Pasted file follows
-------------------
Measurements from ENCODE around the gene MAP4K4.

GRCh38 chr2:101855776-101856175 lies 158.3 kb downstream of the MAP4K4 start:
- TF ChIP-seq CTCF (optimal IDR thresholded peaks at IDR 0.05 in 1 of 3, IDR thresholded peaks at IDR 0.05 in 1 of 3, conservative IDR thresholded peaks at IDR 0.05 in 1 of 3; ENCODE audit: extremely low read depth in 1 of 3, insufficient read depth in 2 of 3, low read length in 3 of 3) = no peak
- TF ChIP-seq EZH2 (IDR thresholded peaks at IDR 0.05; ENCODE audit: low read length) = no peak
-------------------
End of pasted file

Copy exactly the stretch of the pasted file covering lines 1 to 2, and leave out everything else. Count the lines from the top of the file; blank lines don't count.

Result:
Measurements from ENCODE around the gene MAP4K4.

GRCh38 chr2:101855776-101856175 lies 158.3 kb downstream of the MAP4K4 start: